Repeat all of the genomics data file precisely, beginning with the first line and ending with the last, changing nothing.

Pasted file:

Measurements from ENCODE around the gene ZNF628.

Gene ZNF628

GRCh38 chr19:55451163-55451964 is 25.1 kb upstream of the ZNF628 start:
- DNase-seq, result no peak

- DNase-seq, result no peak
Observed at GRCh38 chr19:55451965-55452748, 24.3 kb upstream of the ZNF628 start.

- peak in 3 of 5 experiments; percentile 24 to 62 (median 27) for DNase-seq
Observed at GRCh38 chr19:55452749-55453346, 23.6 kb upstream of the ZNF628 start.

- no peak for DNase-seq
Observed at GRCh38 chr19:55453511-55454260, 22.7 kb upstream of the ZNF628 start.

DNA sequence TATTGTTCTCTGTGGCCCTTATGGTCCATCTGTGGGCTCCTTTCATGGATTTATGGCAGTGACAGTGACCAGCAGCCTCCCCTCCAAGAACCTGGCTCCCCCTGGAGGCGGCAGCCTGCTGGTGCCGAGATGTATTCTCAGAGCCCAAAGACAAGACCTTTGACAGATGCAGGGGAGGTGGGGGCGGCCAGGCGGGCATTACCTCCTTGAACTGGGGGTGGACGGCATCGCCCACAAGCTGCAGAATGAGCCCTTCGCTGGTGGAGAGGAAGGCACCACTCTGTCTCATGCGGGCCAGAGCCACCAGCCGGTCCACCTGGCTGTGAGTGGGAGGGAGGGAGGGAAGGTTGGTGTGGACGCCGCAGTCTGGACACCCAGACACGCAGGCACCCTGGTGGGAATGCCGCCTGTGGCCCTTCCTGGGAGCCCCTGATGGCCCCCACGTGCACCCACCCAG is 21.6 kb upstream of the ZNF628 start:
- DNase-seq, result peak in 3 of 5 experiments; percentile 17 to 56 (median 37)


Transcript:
Measurements from ENCODE around the gene ZNF628.

Gene ZNF628

GRCh38 chr19:55451163-55451964 is 25.1 kb upstream of the ZNF628 start:
- DNase-seq, result no peak

- DNase-seq, result no peak
Observed at GRCh38 chr19:55451965-55452748, 24.3 kb upstream of the ZNF628 start.

- peak in 3 of 5 experiments; percentile 24 to 62 (median 27) for DNase-seq
Observed at GRCh38 chr19:55452749-55453346, 23.6 kb upstream of the ZNF628 start.

- no peak for DNase-seq
Observed at GRCh38 chr19:55453511-55454260, 22.7 kb upstream of the ZNF628 start.

DNA sequence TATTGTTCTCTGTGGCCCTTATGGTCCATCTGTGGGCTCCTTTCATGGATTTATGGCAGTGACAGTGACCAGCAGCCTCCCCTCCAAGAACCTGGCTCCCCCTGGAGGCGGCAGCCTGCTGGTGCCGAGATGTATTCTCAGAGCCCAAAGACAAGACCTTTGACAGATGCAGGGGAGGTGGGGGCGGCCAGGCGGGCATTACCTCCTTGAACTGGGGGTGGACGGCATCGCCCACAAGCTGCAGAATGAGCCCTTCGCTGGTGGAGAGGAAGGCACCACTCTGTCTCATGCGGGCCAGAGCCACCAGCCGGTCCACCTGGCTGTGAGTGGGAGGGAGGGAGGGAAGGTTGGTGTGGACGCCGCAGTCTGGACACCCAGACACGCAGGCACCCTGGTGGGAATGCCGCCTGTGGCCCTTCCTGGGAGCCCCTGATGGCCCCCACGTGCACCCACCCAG is 21.6 kb upstream of the ZNF628 start:
- DNase-seq, result peak in 3 of 5 experiments; percentile 17 to 56 (median 37)